Tuesday, August 2, 2011

That's the Best Kind of Reading

When my nephew Chapman was born in 1983, and he was the first “grandchild” in the family, the whole McDaniel clan acted like we were having a singular experience. We were "ga ga stupid" over him, and we treated him like royalty, the golden child, or the heir apparent.

On spring break of that year, my sister and I, who were both unmarried and getting to be classified pretty much as spinsters, decided to travel to Washington D.C.,where my brother and sister-in-law lived and where his royal highness was approaching the ripe old age of three months.

We couldn’t wait to see him as mother and daddy, who had been up to visit their first grand child soon after his birth, raved about every coo, diaper change, and semblance of brilliance that Sir Chapman possessed -- and he was full of charm. We were pretty sure nobody else's kid could be quite so wonderful or show such promise.

He was golden for us. A prize. A joy. A great blessing.

Chapman was the first we owned. He was more than adorable [he still is -- he's just big], and I had bought him an Atlanta Braves' Onesie that I couldn't wait to see him wear. Now, he's not nearly as cooperative.


Spring break was the second week of April in 1983. I was in my seventh year of teaching at Douglas County High School, and my sister, who was a hospital administrator in physical therapy, could pretty much choose when she wished to take vacation time.

We packed my sister’s red, 1970 Volkswagen Beetle and headed up Interstate 85. We made an overnight stop in North Carolina at my sister’s former roommate's house. I have vague memories of her house being on a dark, two lane road on the outskirts of a small town -- but I remember little about it except that we had a flat tire on that road, and a man and his son changed it for us.

And it didn’t help on that dark road with strange men showing up out of nowhere to help us that I was immersed in a Stephen King novel at the time of that trip --- a scary, realistic, believable Stephen King novel.

Why did I ever read Stephen King?

He was not my genre. Horror? Fantasy? Post-Apocalypse?

Hello. I read literature. What was I thinking?

In the winter of 1976, I student-taught 7th grade English at Troup Junior High School in Lagrange, Georgia. My seventh graders were hilarious, well-behaved kids who seem to enjoy my sense of humor but not my devotion to English grammar.

We diagrammed sentences, memorized verb tenses and lines of poetry, and wrote all kinds of paragraphs: narrative, expository, description, and persuasion. Since my supervising teacher went down with an appendicitis two weeks after I came on board, I spent the whole semester teaching her classes [for free!] and with no “real” adult in the room. I was 21 years old. Egads!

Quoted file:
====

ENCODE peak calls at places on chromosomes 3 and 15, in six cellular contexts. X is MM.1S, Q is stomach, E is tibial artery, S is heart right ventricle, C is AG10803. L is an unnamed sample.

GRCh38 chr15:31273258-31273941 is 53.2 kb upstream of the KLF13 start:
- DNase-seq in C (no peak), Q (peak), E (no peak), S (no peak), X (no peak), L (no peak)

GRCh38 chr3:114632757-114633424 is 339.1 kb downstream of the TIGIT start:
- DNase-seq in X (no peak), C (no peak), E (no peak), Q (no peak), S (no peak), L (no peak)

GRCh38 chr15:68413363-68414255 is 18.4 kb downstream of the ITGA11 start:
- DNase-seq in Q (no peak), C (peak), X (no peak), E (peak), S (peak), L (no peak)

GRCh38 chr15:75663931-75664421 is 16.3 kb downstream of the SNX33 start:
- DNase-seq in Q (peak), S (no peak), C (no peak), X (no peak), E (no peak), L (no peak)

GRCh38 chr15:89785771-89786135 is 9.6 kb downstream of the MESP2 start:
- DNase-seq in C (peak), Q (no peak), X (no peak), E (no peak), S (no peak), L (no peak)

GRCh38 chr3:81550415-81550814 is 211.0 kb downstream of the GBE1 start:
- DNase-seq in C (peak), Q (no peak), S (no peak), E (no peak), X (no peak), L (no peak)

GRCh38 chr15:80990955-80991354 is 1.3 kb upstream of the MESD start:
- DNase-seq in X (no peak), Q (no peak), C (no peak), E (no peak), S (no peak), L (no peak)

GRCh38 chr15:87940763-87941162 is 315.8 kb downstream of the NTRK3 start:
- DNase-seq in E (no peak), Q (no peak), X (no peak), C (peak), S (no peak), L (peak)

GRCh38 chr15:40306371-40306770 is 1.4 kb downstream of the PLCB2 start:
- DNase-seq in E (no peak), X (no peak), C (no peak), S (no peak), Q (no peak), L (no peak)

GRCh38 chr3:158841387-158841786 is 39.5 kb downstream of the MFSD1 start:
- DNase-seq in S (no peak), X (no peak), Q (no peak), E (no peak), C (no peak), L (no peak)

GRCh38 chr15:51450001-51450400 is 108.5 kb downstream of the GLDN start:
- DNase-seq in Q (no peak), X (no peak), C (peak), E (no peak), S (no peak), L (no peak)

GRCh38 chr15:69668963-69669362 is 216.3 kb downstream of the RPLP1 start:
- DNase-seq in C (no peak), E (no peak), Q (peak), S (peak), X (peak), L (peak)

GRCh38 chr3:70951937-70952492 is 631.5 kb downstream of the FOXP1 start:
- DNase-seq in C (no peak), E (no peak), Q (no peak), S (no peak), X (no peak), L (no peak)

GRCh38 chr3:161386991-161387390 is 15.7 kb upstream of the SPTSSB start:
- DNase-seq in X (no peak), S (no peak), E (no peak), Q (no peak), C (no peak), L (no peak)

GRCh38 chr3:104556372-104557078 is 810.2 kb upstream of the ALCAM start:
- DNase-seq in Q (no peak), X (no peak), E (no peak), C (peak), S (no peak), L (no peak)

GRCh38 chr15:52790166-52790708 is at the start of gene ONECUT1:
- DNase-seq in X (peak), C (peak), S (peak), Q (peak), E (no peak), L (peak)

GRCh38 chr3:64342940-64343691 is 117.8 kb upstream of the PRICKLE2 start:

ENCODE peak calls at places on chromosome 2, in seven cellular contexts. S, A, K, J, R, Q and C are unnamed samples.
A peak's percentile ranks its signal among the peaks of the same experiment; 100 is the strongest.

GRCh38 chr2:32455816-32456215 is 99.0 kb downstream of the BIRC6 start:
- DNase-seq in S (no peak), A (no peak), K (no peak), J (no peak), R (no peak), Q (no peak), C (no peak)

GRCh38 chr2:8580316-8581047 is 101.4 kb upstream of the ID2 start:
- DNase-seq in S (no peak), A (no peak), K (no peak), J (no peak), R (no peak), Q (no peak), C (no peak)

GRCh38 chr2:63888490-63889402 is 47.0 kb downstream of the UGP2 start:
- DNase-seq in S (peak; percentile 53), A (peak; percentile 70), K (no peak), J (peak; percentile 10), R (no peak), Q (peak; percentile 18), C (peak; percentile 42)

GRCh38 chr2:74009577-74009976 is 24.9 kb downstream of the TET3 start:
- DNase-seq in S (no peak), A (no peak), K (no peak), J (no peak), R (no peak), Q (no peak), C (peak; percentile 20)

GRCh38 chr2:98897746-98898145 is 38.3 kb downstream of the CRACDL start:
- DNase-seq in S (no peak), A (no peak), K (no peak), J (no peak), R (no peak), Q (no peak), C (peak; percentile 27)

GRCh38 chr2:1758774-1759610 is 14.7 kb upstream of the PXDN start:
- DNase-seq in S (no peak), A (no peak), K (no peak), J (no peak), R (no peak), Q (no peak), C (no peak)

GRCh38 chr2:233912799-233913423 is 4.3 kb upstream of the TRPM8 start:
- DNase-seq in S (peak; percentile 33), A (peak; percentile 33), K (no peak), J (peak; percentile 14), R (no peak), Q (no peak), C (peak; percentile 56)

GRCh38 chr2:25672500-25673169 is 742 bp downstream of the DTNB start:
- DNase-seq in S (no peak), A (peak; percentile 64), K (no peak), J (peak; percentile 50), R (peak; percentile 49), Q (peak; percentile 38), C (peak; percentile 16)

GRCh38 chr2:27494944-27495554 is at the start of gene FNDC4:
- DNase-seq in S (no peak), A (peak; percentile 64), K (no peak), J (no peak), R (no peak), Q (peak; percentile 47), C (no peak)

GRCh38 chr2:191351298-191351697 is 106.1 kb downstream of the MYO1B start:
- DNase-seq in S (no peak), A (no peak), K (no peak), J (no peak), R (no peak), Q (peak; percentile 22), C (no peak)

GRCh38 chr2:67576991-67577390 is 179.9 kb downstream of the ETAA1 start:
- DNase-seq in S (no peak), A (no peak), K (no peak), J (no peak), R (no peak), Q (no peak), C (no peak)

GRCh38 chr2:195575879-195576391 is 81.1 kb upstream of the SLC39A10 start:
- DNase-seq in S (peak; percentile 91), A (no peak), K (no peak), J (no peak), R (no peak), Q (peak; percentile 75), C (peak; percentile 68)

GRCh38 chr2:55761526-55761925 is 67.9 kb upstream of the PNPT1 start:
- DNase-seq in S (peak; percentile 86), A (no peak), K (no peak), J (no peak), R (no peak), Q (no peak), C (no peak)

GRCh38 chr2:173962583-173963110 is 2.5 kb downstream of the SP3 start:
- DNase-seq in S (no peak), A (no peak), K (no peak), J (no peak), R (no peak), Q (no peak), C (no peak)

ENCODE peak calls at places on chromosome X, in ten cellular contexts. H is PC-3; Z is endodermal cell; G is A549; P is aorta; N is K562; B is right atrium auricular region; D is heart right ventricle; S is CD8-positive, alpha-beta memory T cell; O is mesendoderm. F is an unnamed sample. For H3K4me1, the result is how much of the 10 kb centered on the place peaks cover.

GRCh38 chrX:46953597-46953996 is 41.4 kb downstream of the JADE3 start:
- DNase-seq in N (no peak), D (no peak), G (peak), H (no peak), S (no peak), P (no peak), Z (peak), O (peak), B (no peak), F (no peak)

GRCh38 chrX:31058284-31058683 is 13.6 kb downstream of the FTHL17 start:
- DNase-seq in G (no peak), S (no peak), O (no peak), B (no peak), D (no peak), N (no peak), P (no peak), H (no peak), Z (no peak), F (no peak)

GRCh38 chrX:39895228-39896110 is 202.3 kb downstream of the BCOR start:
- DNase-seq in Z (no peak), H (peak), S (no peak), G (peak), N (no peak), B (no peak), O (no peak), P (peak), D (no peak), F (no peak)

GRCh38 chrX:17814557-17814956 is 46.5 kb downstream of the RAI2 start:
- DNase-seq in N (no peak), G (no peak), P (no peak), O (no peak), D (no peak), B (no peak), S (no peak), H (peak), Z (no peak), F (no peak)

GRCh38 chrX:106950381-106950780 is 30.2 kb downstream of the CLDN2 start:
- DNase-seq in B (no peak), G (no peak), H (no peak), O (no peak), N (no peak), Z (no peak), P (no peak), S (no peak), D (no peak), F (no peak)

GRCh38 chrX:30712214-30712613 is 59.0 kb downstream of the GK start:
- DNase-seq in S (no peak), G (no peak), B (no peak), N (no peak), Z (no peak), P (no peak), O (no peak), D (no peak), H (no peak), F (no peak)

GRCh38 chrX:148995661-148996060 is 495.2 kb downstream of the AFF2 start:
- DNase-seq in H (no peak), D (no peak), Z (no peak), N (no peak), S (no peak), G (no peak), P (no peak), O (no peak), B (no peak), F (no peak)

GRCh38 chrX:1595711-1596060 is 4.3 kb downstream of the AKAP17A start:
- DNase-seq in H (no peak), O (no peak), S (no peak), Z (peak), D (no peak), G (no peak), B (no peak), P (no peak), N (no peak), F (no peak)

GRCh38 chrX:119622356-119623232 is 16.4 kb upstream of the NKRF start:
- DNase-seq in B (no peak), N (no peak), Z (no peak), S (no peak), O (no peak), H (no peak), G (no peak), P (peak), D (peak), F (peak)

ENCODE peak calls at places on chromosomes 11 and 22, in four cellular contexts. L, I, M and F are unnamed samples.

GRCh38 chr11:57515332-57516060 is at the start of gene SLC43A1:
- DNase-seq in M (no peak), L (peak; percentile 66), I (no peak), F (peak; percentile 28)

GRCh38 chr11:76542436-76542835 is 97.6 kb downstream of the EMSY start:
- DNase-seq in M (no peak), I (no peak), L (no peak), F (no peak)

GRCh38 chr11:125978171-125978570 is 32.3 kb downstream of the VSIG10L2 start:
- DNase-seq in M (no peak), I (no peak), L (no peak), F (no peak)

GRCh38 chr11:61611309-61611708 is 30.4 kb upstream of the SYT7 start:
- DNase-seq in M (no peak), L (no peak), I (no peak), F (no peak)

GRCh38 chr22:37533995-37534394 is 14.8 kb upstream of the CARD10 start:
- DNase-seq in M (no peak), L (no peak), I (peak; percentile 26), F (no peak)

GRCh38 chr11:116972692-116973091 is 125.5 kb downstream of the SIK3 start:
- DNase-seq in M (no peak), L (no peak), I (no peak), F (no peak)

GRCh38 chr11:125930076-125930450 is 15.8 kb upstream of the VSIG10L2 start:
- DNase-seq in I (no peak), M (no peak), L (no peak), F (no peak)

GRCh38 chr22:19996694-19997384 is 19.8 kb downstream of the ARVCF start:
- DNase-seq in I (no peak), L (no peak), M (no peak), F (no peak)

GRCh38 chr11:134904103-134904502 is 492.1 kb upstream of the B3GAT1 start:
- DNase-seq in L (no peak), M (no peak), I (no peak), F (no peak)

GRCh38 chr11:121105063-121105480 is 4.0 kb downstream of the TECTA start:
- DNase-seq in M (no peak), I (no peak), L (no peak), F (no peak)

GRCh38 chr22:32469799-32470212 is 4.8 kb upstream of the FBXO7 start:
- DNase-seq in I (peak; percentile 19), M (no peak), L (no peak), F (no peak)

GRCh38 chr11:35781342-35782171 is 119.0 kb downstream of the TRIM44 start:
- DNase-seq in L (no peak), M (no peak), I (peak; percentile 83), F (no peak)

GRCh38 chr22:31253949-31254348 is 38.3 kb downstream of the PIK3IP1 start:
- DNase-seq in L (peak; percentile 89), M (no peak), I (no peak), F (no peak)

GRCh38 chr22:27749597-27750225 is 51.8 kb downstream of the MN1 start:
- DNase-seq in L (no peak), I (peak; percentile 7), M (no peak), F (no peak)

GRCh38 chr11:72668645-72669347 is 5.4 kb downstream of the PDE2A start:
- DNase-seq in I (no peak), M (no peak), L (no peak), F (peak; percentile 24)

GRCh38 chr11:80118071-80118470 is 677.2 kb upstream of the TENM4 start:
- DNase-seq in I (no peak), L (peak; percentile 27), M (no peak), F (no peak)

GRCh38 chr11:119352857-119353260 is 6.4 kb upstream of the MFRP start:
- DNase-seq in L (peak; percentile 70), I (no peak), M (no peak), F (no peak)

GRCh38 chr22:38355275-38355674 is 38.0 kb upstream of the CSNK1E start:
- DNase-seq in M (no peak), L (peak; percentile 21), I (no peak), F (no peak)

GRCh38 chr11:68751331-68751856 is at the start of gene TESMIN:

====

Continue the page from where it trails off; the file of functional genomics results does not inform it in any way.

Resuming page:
What were they thinking? Wait. What was I thinking? I didn't have a teaching certificate. It was like -- who cares? LOL

At Troup Junior High, one of my seventh graders, an avid reader, handed me the first Stephen King I had ever read --- Carrie, a book that seemed so contemporary, so real, except for the events, that I found it amazing that he could write a book that seemed so current. I took the book home that night and read it and returned it to her the next day. It was such head candy. I couldn't believe it.

I have always been a voracious reader -- my whole family was -- but I hadn’t read anything quite like Stephen King until then. I guess I was used to more “tested” novels -- the stuff of English majors and as a young reader -- biographies of Daniel Boone or Florence Nightingale --and as I grew older, the likes of James Michener, Leon Uris, or T. H. White. I had little experience with “best sellers.” In fact, I don’t even remember being aware that there was such a list.

As a child and young adult, I just went to the library, headed to the fiction section, looked at titles, pulled the book from the shelf, and read the blurb on the inside cover. If I wanted to read it, I checked it out. Simple. Direct.

One time, when I was twelve or thirteen, I was reading a novel that I had checked out of the library by Harold Robbins, a popular writer of the time. My daddy, who didn’t police what we read, looked at the cover of the book, read the blurb, and as he handed it back asked, “Do you like this book?”

I said, “Yes.”

He said, “Okay.”

I don't want to think now of what he thought of my reading what essentially was "trash." He just let us all read.

The next Stephen King book I read after that was The Stand, that a fellow teacher at Douglas County loaned me. This teacher bought current titles like mad, read on all kinds of subjects, and willingly loaned them to me to read. He loved to talk about them and his range of interest ran the gamut: non-fiction, biographies [he loved the ones about old movie stars], novels, short story collections, and, yep, trash.

I took his hardback copy of The Stand with me on my trip to Washington D.C.

I don’t know if you have ever read The Stand by Stephen King, but here’s Wiki’s synopsis: